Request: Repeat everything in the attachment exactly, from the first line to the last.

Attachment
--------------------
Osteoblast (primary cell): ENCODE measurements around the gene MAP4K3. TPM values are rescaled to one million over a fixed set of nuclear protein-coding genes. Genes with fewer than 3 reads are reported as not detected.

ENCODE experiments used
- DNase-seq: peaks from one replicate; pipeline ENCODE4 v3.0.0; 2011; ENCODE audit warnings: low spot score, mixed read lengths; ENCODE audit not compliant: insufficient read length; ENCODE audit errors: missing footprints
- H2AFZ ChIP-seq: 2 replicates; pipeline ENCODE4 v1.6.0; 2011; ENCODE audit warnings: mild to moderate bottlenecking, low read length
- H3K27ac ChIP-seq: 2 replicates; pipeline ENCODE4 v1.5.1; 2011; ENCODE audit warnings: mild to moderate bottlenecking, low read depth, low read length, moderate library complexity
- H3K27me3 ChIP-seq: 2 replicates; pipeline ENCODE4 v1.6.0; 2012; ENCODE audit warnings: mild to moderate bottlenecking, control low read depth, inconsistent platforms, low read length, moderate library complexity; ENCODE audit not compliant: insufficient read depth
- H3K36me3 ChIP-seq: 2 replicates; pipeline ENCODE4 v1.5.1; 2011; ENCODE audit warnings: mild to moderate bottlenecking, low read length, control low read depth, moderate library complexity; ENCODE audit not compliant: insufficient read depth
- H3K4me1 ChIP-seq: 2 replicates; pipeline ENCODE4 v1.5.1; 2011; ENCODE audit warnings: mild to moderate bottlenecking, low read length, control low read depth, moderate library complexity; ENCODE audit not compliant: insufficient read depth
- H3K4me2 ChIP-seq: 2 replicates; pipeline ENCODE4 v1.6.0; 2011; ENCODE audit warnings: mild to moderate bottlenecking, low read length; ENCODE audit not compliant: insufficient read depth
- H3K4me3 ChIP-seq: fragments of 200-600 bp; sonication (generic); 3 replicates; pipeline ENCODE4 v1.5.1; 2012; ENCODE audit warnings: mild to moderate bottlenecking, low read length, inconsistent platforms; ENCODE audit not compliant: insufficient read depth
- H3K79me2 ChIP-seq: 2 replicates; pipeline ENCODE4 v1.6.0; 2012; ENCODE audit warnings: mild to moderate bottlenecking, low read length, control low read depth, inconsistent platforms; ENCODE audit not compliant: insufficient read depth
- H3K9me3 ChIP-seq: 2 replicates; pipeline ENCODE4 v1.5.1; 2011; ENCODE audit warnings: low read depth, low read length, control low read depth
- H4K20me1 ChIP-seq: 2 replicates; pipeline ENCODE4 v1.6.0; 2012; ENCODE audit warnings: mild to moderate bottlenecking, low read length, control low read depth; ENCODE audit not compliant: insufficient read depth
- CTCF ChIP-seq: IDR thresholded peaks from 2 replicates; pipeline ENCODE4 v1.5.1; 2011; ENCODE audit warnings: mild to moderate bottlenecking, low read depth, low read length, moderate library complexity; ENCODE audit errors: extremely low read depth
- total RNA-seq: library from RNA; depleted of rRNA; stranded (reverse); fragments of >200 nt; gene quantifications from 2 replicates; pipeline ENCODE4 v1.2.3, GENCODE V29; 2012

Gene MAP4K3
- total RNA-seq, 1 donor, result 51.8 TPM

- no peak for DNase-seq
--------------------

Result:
Osteoblast (primary cell): ENCODE measurements around the gene MAP4K3. TPM values are rescaled to one million over a fixed set of nuclear protein-coding genes. Genes with fewer than 3 reads are reported as not detected.

ENCODE experiments used
- DNase-seq: peaks from one replicate; pipeline ENCODE4 v3.0.0; 2011; ENCODE audit warnings: low spot score, mixed read lengths; ENCODE audit not compliant: insufficient read length; ENCODE audit errors: missing footprints
- H2AFZ ChIP-seq: 2 replicates; pipeline ENCODE4 v1.6.0; 2011; ENCODE audit warnings: mild to moderate bottlenecking, low read length
- H3K27ac ChIP-seq: 2 replicates; pipeline ENCODE4 v1.5.1; 2011; ENCODE audit warnings: mild to moderate bottlenecking, low read depth, low read length, moderate library complexity
- H3K27me3 ChIP-seq: 2 replicates; pipeline ENCODE4 v1.6.0; 2012; ENCODE audit warnings: mild to moderate bottlenecking, control low read depth, inconsistent platforms, low read length, moderate library complexity; ENCODE audit not compliant: insufficient read depth
- H3K36me3 ChIP-seq: 2 replicates; pipeline ENCODE4 v1.5.1; 2011; ENCODE audit warnings: mild to moderate bottlenecking, low read length, control low read depth, moderate library complexity; ENCODE audit not compliant: insufficient read depth
- H3K4me1 ChIP-seq: 2 replicates; pipeline ENCODE4 v1.5.1; 2011; ENCODE audit warnings: mild to moderate bottlenecking, low read length, control low read depth, moderate library complexity; ENCODE audit not compliant: insufficient read depth
- H3K4me2 ChIP-seq: 2 replicates; pipeline ENCODE4 v1.6.0; 2011; ENCODE audit warnings: mild to moderate bottlenecking, low read length; ENCODE audit not compliant: insufficient read depth
- H3K4me3 ChIP-seq: fragments of 200-600 bp; sonication (generic); 3 replicates; pipeline ENCODE4 v1.5.1; 2012; ENCODE audit warnings: mild to moderate bottlenecking, low read length, inconsistent platforms; ENCODE audit not compliant: insufficient read depth
- H3K79me2 ChIP-seq: 2 replicates; pipeline ENCODE4 v1.6.0; 2012; ENCODE audit warnings: mild to moderate bottlenecking, low read length, control low read depth, inconsistent platforms; ENCODE audit not compliant: insufficient read depth
- H3K9me3 ChIP-seq: 2 replicates; pipeline ENCODE4 v1.5.1; 2011; ENCODE audit warnings: low read depth, low read length, control low read depth
- H4K20me1 ChIP-seq: 2 replicates; pipeline ENCODE4 v1.6.0; 2012; ENCODE audit warnings: mild to moderate bottlenecking, low read length, control low read depth; ENCODE audit not compliant: insufficient read depth
- CTCF ChIP-seq: IDR thresholded peaks from 2 replicates; pipeline ENCODE4 v1.5.1; 2011; ENCODE audit warnings: mild to moderate bottlenecking, low read depth, low read length, moderate library complexity; ENCODE audit errors: extremely low read depth
- total RNA-seq: library from RNA; depleted of rRNA; stranded (reverse); fragments of >200 nt; gene quantifications from 2 replicates; pipeline ENCODE4 v1.2.3, GENCODE V29; 2012

Gene MAP4K3
- total RNA-seq, 1 donor, result 51.8 TPM

- no peak for DNase-seq